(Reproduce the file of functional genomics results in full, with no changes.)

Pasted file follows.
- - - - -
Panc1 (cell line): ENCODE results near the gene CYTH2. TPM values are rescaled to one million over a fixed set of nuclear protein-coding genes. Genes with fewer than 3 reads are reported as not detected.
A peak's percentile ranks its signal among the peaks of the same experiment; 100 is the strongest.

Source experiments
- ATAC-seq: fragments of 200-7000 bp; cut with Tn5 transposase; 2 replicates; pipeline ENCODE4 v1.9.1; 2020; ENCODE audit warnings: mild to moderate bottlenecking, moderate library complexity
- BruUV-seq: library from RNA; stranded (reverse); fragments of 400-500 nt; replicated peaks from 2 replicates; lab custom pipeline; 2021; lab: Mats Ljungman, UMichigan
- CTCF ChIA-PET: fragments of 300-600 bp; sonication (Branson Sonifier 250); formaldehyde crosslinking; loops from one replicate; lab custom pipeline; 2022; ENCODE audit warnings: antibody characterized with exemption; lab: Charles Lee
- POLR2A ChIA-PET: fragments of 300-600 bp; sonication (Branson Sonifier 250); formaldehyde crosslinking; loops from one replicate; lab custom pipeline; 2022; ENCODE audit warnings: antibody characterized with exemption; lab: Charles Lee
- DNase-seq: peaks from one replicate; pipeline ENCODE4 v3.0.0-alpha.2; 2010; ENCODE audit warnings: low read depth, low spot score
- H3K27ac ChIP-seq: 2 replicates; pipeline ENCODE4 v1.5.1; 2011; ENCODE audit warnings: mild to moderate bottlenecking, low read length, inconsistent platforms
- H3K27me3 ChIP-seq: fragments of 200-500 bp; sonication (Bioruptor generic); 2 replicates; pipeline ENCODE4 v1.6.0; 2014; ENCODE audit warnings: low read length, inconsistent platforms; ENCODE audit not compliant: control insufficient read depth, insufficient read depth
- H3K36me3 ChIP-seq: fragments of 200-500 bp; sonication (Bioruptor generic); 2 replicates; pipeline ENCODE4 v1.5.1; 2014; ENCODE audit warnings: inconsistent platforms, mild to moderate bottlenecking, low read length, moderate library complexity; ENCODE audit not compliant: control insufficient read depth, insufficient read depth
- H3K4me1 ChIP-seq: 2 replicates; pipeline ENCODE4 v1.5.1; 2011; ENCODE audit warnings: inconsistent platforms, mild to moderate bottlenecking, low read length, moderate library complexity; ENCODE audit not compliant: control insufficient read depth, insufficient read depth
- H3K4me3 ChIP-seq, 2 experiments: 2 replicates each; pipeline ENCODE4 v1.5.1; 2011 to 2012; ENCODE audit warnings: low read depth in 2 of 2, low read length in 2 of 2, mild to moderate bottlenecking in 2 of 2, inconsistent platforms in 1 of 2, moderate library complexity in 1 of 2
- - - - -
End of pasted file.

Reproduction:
Panc1 (cell line): ENCODE results near the gene CYTH2. TPM values are rescaled to one million over a fixed set of nuclear protein-coding genes. Genes with fewer than 3 reads are reported as not detected.
A peak's percentile ranks its signal among the peaks of the same experiment; 100 is the strongest.

Source experiments
- ATAC-seq: fragments of 200-7000 bp; cut with Tn5 transposase; 2 replicates; pipeline ENCODE4 v1.9.1; 2020; ENCODE audit warnings: mild to moderate bottlenecking, moderate library complexity
- BruUV-seq: library from RNA; stranded (reverse); fragments of 400-500 nt; replicated peaks from 2 replicates; lab custom pipeline; 2021; lab: Mats Ljungman, UMichigan
- CTCF ChIA-PET: fragments of 300-600 bp; sonication (Branson Sonifier 250); formaldehyde crosslinking; loops from one replicate; lab custom pipeline; 2022; ENCODE audit warnings: antibody characterized with exemption; lab: Charles Lee
- POLR2A ChIA-PET: fragments of 300-600 bp; sonication (Branson Sonifier 250); formaldehyde crosslinking; loops from one replicate; lab custom pipeline; 2022; ENCODE audit warnings: antibody characterized with exemption; lab: Charles Lee
- DNase-seq: peaks from one replicate; pipeline ENCODE4 v3.0.0-alpha.2; 2010; ENCODE audit warnings: low read depth, low spot score
- H3K27ac ChIP-seq: 2 replicates; pipeline ENCODE4 v1.5.1; 2011; ENCODE audit warnings: mild to moderate bottlenecking, low read length, inconsistent platforms
- H3K27me3 ChIP-seq: fragments of 200-500 bp; sonication (Bioruptor generic); 2 replicates; pipeline ENCODE4 v1.6.0; 2014; ENCODE audit warnings: low read length, inconsistent platforms; ENCODE audit not compliant: control insufficient read depth, insufficient read depth
- H3K36me3 ChIP-seq: fragments of 200-500 bp; sonication (Bioruptor generic); 2 replicates; pipeline ENCODE4 v1.5.1; 2014; ENCODE audit warnings: inconsistent platforms, mild to moderate bottlenecking, low read length, moderate library complexity; ENCODE audit not compliant: control insufficient read depth, insufficient read depth
- H3K4me1 ChIP-seq: 2 replicates; pipeline ENCODE4 v1.5.1; 2011; ENCODE audit warnings: inconsistent platforms, mild to moderate bottlenecking, low read length, moderate library complexity; ENCODE audit not compliant: control insufficient read depth, insufficient read depth
- H3K4me3 ChIP-seq, 2 experiments: 2 replicates each; pipeline ENCODE4 v1.5.1; 2011 to 2012; ENCODE audit warnings: low read depth in 2 of 2, low read length in 2 of 2, mild to moderate bottlenecking in 2 of 2, inconsistent platforms in 1 of 2, moderate library complexity in 1 of 2